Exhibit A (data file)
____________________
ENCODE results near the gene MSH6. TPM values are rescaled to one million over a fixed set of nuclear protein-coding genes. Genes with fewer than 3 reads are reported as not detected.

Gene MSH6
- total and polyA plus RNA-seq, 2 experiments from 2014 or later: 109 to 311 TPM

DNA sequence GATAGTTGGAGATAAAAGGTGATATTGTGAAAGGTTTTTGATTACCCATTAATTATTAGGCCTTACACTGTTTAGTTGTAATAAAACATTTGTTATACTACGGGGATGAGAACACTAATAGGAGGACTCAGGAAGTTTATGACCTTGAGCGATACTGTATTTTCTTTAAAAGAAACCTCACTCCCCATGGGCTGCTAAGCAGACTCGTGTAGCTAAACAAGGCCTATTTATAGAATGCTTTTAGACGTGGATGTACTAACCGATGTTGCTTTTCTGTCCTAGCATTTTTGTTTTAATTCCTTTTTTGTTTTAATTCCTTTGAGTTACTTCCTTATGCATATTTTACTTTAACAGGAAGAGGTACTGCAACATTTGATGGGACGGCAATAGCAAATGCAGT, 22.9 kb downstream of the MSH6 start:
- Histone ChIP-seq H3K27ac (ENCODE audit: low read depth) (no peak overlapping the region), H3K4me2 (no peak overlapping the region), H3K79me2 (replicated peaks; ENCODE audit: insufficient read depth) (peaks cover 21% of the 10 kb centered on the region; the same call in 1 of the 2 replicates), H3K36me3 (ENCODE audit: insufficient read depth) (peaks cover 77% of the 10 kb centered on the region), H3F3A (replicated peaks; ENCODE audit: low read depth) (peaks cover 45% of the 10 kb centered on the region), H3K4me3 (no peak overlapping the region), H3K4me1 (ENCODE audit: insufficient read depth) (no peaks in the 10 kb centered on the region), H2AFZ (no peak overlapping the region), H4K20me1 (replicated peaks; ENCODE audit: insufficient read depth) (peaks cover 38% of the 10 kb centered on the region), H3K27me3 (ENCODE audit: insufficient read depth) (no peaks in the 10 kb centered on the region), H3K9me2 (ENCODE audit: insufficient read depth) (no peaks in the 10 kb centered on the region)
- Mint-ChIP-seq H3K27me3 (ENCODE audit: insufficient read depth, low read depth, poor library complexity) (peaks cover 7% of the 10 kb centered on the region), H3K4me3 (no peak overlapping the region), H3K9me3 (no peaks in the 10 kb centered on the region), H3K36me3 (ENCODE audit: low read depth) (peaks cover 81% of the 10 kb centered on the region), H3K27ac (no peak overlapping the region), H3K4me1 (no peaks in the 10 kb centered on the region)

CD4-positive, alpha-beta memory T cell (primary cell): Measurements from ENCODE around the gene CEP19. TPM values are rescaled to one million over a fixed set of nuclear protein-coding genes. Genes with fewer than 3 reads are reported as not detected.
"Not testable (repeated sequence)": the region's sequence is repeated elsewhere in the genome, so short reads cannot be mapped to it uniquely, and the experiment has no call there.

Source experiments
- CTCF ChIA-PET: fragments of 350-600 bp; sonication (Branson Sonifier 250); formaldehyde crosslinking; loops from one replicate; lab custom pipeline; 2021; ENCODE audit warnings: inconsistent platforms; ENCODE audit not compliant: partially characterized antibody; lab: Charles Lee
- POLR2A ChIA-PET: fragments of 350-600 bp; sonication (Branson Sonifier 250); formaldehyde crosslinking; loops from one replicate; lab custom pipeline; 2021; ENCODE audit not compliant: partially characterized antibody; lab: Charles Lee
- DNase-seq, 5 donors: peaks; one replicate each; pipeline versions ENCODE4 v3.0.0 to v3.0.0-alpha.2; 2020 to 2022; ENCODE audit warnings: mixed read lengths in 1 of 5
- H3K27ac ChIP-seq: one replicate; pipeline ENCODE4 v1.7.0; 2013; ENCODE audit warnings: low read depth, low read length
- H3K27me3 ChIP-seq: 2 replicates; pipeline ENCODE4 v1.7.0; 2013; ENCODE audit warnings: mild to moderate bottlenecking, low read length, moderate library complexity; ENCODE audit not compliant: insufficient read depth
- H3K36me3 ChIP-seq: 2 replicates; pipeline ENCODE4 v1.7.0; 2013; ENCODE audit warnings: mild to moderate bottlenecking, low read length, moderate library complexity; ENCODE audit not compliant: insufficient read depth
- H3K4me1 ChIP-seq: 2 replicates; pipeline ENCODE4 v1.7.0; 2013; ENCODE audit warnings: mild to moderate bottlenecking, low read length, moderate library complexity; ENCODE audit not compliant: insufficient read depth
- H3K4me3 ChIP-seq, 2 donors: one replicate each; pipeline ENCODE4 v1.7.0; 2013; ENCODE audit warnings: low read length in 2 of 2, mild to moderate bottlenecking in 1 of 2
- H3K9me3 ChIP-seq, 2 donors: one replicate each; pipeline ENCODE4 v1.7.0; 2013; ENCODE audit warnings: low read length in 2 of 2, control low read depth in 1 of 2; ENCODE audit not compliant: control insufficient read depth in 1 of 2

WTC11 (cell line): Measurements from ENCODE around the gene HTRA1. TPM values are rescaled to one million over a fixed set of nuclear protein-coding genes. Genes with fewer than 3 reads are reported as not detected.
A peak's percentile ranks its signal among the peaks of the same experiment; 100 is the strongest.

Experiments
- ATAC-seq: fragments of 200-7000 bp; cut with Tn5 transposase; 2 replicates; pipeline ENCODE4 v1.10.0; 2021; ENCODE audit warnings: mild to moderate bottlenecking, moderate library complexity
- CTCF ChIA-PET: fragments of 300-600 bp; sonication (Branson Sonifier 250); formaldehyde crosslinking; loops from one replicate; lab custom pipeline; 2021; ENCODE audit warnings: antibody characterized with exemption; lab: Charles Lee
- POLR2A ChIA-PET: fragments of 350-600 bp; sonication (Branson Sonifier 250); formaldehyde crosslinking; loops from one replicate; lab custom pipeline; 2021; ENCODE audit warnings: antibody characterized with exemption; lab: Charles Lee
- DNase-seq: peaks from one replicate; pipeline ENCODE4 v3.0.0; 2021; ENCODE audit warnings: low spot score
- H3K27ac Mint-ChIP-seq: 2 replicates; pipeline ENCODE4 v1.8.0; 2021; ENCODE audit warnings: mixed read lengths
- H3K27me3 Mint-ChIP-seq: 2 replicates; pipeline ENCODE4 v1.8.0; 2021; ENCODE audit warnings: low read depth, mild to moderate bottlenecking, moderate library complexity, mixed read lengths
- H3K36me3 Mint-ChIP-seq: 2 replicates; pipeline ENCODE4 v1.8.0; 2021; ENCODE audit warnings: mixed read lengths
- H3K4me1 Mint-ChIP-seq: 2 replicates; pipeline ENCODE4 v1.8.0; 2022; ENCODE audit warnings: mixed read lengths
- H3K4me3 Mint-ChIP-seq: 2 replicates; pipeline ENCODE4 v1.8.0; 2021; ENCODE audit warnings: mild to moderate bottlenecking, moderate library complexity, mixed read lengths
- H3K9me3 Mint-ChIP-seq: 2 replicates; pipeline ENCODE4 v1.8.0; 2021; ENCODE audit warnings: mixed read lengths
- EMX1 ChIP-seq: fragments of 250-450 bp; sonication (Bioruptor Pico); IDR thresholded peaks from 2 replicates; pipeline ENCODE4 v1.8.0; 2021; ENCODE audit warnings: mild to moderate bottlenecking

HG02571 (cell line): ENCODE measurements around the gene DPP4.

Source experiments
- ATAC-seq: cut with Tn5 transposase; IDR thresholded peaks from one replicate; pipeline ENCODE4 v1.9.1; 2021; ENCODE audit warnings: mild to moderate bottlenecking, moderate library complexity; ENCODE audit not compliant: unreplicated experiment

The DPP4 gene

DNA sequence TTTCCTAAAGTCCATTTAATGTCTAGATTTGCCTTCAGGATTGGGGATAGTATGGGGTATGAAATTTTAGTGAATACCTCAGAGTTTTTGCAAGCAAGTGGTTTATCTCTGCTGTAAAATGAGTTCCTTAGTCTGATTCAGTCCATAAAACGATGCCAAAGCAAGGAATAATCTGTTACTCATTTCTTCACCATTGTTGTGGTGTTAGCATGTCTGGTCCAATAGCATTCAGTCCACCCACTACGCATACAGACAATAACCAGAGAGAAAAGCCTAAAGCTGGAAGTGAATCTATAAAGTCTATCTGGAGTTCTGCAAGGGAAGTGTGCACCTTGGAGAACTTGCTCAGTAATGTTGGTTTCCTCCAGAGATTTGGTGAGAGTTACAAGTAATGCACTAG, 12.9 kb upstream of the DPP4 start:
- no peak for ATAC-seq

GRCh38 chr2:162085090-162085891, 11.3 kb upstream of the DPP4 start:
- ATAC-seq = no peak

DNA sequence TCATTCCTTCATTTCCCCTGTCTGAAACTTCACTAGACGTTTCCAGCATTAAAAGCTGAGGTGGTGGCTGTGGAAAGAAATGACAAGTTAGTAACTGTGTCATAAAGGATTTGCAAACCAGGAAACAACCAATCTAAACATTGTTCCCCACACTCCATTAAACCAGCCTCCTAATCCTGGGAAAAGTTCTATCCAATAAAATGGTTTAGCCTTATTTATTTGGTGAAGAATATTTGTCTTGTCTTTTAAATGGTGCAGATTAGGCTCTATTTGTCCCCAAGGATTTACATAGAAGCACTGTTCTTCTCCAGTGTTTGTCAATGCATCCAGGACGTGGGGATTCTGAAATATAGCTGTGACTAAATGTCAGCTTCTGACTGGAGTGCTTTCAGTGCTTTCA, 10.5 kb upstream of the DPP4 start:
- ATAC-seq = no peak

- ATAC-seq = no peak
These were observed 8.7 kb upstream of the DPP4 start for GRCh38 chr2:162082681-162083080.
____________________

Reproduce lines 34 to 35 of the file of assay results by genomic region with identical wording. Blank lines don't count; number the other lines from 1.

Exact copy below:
Source experiments
- ATAC-seq: cut with Tn5 transposase; IDR thresholded peaks from one replicate; pipeline ENCODE4 v1.9.1; 2021; ENCODE audit warnings: mild to moderate bottlenecking, moderate library complexity; ENCODE audit not compliant: unreplicated experiment